Grounding problems

A ground connection that is missing or of inadequate capacity may not provide the protective functions as intended during a fault in the connected equipment. Extra connections between ground and circuit neutral may result in circulating current in the ground path, stray current introduced in the earth or in a structure, and
stray voltage Stray voltage is the occurrence of electrical potential The electric potential (also called the ''electric field potential'', potential drop, the electrostatic potential) is the amount of work energy needed to move a unit of electric charge E ...
. Extra ground connections on a neutral conductor may bypass the protection provided by a ground-fault circuit interrupter. Signal circuits that rely on a ground connection will not function or will have erratic function if the ground connection is missing.

See also

Appliance classes In the electrical appliance manufacturing industry, the following IECIEC may refer to: Businesses and organisations * International Electrotechnical Commission The International Electrotechnical Commission (IEC; in French: ''Commission élect ...
Electrical bondingElectrical bonding is the practice of intentionally electrically connecting all exposed metal items not designed to carry electricity in a room or building as protection from electric shock. If a failure of electrical insulation occurs, all bonded m ...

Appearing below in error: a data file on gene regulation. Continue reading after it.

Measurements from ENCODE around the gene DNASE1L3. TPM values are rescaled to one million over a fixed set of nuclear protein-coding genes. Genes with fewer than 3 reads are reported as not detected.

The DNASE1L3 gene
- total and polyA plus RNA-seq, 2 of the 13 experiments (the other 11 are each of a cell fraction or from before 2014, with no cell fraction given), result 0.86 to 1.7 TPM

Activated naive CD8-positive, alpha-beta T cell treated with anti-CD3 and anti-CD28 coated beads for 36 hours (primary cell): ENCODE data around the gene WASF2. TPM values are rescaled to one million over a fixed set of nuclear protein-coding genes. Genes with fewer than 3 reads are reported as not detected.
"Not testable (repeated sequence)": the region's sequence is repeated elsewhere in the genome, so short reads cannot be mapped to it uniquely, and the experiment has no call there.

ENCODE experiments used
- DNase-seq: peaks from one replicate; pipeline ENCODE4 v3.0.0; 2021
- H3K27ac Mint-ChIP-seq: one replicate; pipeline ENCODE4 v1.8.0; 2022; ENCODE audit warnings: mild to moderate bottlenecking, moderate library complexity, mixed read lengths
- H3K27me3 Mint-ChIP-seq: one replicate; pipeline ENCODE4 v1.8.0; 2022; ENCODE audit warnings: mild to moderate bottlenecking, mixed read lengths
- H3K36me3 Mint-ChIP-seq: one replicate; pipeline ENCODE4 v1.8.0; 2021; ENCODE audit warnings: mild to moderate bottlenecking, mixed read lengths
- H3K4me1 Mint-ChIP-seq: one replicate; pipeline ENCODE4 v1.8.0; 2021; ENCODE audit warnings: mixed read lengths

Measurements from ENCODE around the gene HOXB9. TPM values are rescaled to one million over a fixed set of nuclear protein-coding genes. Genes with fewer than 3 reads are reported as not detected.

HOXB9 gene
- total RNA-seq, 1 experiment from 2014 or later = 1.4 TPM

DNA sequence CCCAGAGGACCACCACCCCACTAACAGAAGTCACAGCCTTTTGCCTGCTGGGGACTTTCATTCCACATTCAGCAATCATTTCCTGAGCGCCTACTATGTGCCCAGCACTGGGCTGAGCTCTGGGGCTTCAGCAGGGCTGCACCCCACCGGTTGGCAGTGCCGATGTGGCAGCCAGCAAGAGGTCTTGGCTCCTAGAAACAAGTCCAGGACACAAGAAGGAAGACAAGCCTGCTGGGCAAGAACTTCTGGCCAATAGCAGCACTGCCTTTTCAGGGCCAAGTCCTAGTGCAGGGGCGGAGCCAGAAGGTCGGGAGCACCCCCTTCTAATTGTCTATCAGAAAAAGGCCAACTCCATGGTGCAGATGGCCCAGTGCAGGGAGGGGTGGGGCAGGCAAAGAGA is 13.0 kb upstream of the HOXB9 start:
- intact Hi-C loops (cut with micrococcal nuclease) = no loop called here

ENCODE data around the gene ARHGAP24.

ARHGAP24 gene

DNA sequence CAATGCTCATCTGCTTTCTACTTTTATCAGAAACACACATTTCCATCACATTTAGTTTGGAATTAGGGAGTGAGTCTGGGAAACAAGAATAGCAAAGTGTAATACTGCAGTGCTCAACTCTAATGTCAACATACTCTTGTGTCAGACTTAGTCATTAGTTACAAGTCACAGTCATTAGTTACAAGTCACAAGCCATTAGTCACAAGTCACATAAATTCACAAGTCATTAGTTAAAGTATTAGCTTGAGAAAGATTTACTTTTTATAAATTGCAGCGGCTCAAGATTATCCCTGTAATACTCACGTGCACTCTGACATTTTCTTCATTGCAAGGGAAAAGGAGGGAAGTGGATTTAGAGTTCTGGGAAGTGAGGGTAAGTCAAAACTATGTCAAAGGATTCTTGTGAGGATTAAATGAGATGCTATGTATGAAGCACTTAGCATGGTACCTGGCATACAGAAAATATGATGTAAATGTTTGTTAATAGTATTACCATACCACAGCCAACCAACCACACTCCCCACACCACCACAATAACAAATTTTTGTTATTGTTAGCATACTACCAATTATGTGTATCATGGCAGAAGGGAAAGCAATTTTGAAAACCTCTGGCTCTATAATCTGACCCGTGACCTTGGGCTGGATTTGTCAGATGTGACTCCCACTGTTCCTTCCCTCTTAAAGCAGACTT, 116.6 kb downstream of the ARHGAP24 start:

Electrical wiring Electrical wiring is an electrical Electricity is the set of physical phenomena associated with the presence and motion Image:Leaving Yongsan Station.jpg, 300px, Motion involves a change in position In physics, motion is the phenome ...
* Electrical wiring (UK) * Electrical wiring (United States) * Earthing arrangements *
Ground (electricity) In electrical engineering Electrical engineering is an engineering discipline concerned with the study, design, and application of equipment, devices, and systems which use electricity, electronics The field of electronics is a branch of ...


Further reading

*Rick Gilmour ''et al.'', editor, ''Canadian Electrical Code Part I, Nineteenth Edition, C22.1-02 Safety Standard for Electrical Installations'', Canadian Standards Association, Toronto, Ontario Canada (2002) *''NFPA 70, National Electrical Code 2002'', National Fire Protection Association, Inc., Quincy, Massachusetts USA, (2002). no ISBN *''IEE Wiring Regulations Regulations for Electrical Installations Fifteenth Edition 1981'', The Institution of Electrical Engineers, (1981) Hitchin, Herts. United Kingdom
''Electrical Safety''
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(link dead but multiple sources via Google search)
Advanced Home Wiring
{{DEFAULTSORT:Ground And Neutral Electrical safety Electrical wiring Power engineering Electric power distribution